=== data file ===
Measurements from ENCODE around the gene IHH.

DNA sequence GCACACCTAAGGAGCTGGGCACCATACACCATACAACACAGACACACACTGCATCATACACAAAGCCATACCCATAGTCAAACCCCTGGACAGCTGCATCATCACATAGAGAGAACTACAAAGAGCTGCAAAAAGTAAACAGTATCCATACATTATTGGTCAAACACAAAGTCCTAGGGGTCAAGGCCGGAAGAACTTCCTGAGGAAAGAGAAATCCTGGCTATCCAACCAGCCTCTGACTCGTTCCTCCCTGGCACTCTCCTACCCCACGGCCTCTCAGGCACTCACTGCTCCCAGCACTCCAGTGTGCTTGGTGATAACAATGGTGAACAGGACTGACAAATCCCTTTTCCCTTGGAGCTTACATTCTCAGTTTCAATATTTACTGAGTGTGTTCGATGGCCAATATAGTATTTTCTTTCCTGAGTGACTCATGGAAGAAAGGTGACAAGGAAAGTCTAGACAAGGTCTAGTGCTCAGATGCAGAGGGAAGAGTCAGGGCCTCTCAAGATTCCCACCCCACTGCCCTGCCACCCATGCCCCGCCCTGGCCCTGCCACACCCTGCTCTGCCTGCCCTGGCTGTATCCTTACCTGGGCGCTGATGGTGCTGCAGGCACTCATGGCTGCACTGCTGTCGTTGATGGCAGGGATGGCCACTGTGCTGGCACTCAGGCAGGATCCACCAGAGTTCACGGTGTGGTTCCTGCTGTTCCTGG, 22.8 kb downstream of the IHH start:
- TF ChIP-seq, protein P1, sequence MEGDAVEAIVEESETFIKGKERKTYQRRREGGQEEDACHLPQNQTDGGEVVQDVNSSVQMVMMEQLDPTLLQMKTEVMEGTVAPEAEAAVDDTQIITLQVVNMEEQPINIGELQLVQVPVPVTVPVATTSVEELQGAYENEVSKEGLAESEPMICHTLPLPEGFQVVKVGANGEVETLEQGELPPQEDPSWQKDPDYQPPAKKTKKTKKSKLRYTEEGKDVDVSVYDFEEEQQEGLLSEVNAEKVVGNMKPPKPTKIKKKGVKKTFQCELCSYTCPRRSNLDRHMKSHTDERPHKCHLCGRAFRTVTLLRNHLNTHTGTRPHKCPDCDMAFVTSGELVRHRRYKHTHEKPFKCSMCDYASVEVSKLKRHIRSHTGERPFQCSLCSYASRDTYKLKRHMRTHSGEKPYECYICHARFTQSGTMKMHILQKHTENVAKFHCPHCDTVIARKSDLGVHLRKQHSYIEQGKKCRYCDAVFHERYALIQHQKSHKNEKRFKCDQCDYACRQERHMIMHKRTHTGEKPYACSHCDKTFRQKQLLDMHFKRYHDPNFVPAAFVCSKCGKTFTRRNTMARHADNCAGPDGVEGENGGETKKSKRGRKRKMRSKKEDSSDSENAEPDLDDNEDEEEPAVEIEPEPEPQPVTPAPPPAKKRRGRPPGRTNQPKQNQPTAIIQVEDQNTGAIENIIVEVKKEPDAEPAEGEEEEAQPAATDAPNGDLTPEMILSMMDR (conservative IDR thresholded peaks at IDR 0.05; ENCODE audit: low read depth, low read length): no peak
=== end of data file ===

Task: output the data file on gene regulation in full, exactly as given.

Measurements from ENCODE around the gene IHH.

DNA sequence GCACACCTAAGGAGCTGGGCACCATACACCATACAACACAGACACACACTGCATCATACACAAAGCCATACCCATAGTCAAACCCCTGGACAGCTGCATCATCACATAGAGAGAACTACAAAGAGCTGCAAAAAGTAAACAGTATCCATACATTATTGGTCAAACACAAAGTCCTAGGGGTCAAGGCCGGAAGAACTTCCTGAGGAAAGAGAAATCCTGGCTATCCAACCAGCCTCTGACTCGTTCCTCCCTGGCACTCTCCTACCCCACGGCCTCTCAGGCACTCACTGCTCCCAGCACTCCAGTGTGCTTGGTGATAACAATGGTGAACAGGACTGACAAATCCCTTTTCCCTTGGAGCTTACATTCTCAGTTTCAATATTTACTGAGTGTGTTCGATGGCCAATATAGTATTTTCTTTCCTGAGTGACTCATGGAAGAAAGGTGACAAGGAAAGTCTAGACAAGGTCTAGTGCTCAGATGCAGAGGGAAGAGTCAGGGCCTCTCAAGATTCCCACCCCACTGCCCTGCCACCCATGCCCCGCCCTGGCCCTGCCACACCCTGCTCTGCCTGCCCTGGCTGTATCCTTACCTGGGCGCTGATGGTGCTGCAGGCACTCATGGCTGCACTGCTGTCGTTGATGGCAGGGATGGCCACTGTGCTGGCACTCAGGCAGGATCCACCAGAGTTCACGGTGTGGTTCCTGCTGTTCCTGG, 22.8 kb downstream of the IHH start:
- TF ChIP-seq, protein P1, sequence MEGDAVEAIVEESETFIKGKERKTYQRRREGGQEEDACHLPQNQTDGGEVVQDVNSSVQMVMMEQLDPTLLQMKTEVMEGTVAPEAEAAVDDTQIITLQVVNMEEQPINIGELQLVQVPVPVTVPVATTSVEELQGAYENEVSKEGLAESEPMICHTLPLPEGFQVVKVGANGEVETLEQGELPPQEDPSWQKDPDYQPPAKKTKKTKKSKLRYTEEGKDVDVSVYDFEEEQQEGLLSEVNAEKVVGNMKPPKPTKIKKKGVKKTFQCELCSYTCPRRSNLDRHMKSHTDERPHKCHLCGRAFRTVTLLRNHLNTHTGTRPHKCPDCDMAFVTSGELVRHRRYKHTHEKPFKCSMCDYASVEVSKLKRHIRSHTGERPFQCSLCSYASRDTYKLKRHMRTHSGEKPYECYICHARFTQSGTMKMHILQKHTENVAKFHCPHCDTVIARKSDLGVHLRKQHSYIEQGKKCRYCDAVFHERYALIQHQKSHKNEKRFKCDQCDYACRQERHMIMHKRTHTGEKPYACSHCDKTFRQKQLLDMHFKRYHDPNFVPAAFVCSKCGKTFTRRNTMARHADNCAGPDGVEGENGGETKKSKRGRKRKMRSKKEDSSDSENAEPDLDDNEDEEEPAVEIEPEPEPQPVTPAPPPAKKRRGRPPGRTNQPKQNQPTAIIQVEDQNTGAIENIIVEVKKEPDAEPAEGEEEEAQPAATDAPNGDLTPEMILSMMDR (conservative IDR thresholded peaks at IDR 0.05; ENCODE audit: low read depth, low read length): no peak